Heart rhythm problems, called arrhythmias, occur when the electrical impulses that coordinate your heartbeats don't work properly, causing your heart to beat too fast, too slow or irregularly. Heart arrhythmias are often harmless – in fact, most people have occasional, irregular heartbeats. However, some heart arrhythmias may trigger bothersome or even life-threatening symptoms.
When your heart beats, the electrical impulses that cause it to contract follow a precise pathway through your heart. Any interruption in these impulses can cause a heart arrhythmia, including the following:
- Coronary artery disease
- Scarring of heart tissue (such as from a heart attack)
- Changes to heart structure (such as from cardiomyopathy, a disease that enlarges and weakens your heart muscle)
- High blood pressure
- High stress
- Alcohol or drug abuse
- Drinking too much caffeine
- Certain medications, dietary supplements or herbal treatments
- Electrical shock
Heart arrhythmias may not trigger any symptoms. In fact, your doctor might find you have a heart arrhythmia before you do, during a routine examination. But some people do have noticeable arrhythmia symptoms, which may include:
- Light “fluttering” in your chest
- Racing heartbeat (tachycardia)
- Slow heartbeat (bradycardia)
- Chest pain or discomfort
- Shortness of breath or wheezing
- Lightheadedness, dizziness, or fainting
Noticeable symptoms don't always indicate a serious problem. Some people who feel heart arrhythmias don't have a serious problem, while others who have life-threatening arrhythmias feel no symptoms at all.
Heart arrhythmia treatment can often control or eliminate irregular heartbeats. You may be able to reduce your arrhythmia risk by adopting a heart-healthy lifestyle. Rhythm disorders can be treated with medication, pacemakers, defibrillators or by using catheters to ablate or destroy the small area of the heart's tissue that is causing the rhythm problem.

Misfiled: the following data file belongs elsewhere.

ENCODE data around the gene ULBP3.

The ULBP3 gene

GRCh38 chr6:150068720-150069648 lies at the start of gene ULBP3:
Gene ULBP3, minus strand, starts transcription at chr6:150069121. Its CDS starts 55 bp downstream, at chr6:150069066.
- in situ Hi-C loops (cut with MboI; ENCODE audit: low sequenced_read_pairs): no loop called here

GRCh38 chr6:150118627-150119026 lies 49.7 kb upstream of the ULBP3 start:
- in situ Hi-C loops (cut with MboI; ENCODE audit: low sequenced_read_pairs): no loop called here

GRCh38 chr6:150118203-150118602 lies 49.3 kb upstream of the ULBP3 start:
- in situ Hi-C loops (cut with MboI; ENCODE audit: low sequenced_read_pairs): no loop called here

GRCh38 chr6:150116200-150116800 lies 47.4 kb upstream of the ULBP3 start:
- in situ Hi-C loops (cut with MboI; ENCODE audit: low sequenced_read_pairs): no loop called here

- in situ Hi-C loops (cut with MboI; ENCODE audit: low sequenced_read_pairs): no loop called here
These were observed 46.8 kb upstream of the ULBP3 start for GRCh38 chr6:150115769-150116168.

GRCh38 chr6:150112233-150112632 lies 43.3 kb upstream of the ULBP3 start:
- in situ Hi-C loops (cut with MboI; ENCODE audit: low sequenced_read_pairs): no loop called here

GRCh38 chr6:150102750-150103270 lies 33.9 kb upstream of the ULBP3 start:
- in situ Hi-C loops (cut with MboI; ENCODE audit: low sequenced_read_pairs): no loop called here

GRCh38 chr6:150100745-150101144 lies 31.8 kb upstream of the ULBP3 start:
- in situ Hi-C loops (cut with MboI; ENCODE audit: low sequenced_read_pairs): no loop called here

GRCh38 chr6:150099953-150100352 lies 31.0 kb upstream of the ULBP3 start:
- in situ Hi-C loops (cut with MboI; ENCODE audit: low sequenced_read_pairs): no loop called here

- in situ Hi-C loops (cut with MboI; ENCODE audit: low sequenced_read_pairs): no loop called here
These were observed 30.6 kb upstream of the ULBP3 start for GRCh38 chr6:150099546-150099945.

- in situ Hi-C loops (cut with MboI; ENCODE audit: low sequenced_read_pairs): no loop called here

Many types of fast heartbeats (called tachycardias) respond well to anti-arrhythmic medications. Though they don't cure the problem, they can reduce episodes of tachycardia or slow down the heart when an episode occurs. Some medications can slow down your heart so much that you may need a pacemaker. It's very important to take any anti-arrhythmic medication exactly as directed by your doctor to avoid complications.
If slow heartbeats (bradycardias) don't have a cause that can be corrected — such as low thyroid hormone levels or a drug side effect — doctors often treat them with a pacemaker. A pacemaker is a small, battery-powered device that's usually implanted near your collarbone. One or more electrode-tipped wires run from the pacemaker through your blood vessels to your inner heart. If your heart rate is too slow or if it stops, the pacemaker sends out electrical impulses that stimulate your heart to beat at a steady, proper rate.
Cardioversion is a medical procedure performed to restore a normal heart rhythm for people who have certain types of abnormal or irregular heartbeats (arrhythmias). Cardioversion is most often performed by sending tiny electric shocks to your heart through electrodes placed on your chest.